European Primary Care Cardiovascular Society

Improved prescription of therapies with multifaceted intervention in T2DM and ASCVD

News - Mar. 14, 2023

Coordinating Cardiology Clinics Randomized Trial of Interventions to Improve Outcomes (COORDINATE)-Diabetes: Primary Results

Presented at the ACC.23/WCC by: Neha Pagidipati, MD - Durham, NC, USA

Introduction and methods

A recent study showed that high-intensity statins, ACEi/ARBs and SGLT2i or GLP-1RAs are underused in clinical practice, despite proven benefits in patients with T2DM and ASCVD, and recommendations for these agents in guidelines and by medical societies. In a recent study in the US, 2.7% of patients were on all 3 groups and 37.4% were on none (Nelson et al., JAHA 2021,10(2):e016835).

The COORDINATE-Diabetes trial was an RCT with randomization at the clinic level. 43 Cardiology clinics in the US enrolling patients with T2DM and ASCVD were randomized to a multifaceted intervention or usual care. The intervention was multifaceted and based on 3 core principles: assessment of local practices and barriers, development of strategies to overcome those barrier and audit and feedback. A team of the COORDINATE-center facilitated the intervention at the local sites.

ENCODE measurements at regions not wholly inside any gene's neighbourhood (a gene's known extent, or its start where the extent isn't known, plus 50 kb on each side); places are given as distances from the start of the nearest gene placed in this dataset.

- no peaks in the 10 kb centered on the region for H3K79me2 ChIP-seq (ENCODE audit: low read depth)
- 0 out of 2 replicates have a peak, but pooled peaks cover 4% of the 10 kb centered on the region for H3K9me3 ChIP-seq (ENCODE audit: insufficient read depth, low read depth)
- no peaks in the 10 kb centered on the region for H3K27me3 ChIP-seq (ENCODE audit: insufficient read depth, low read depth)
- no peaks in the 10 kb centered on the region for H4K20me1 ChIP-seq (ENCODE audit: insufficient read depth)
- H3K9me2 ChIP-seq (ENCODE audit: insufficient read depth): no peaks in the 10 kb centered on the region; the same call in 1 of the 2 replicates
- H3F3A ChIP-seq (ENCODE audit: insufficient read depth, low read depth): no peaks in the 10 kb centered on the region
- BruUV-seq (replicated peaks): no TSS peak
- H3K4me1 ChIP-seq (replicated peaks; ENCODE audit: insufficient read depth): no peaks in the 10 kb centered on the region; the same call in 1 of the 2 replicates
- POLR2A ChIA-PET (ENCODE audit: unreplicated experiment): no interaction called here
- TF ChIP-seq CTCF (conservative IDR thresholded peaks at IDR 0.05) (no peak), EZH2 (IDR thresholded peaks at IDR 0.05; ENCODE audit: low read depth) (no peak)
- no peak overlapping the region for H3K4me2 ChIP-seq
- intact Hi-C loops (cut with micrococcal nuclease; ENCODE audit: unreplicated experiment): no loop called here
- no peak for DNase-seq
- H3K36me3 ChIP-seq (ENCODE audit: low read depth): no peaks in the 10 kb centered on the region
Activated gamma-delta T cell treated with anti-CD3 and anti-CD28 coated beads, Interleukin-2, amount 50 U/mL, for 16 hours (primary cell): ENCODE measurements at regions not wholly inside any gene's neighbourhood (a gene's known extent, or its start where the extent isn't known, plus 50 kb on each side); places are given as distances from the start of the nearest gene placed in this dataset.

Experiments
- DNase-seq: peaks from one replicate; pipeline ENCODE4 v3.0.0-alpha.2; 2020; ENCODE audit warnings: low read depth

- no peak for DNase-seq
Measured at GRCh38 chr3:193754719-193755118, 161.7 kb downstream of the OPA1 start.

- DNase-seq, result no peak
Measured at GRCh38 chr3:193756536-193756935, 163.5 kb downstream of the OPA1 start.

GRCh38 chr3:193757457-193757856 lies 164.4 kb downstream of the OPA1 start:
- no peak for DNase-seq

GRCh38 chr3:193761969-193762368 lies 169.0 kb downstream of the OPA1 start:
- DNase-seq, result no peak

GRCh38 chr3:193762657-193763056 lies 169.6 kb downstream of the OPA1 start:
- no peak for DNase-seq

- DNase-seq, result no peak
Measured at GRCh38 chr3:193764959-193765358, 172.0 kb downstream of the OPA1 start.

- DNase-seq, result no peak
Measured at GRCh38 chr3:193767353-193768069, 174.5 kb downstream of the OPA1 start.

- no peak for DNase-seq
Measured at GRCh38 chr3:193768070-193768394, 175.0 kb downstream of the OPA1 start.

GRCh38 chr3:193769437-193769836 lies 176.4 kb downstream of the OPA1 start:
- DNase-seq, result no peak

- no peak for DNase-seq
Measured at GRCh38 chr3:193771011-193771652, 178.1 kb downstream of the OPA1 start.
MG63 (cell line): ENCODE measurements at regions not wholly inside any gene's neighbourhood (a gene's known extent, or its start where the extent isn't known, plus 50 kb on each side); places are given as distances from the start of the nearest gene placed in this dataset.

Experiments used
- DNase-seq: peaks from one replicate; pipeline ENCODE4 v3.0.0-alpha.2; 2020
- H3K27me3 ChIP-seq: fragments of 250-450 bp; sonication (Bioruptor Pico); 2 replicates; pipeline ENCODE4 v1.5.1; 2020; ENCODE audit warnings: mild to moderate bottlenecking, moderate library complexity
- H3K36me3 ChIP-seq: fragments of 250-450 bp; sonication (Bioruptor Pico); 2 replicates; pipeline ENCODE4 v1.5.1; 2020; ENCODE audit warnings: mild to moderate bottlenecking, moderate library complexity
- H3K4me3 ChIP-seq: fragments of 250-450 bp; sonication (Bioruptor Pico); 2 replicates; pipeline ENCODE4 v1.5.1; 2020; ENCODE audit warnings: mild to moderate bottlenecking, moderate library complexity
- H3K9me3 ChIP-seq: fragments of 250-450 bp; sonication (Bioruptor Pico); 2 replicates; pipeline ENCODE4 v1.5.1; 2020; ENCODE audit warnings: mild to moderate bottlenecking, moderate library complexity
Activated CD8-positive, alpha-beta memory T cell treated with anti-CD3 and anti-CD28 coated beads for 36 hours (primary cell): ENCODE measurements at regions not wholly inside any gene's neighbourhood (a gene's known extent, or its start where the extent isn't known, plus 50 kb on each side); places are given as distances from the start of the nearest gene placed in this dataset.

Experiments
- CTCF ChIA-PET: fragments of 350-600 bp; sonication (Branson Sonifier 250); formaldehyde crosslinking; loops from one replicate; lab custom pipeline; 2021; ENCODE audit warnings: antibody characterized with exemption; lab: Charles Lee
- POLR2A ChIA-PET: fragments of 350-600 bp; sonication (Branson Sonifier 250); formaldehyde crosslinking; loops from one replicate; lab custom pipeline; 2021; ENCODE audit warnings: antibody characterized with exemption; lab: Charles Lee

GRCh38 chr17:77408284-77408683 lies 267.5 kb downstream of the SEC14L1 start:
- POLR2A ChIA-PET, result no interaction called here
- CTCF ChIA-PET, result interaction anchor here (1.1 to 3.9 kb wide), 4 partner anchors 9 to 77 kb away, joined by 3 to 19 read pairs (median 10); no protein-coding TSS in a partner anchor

The primary outcome was the proportion of patients who had prescription of all 3 groups of recommended therapies, which included high-intensity statin, ACEi or ARB and a SGLT2i or GLP-1RA, at 12 months follow-up.

Main results


This RCT showed that a multifaceted intervention is effective in increasing the prescription of evidence-based therapies in patients with T2DM and ASCVD. The presenter - Neha Pagidipati- noted that the next step is to scale this intervention across cardiology practices to improve the quality of care for patients with T2DM and ASCVD.

- Our reporting is based on the information provided at the ACC.23/WCC -

The findings of this study were simultaneously published in JAMA Details of the intervention can be found online

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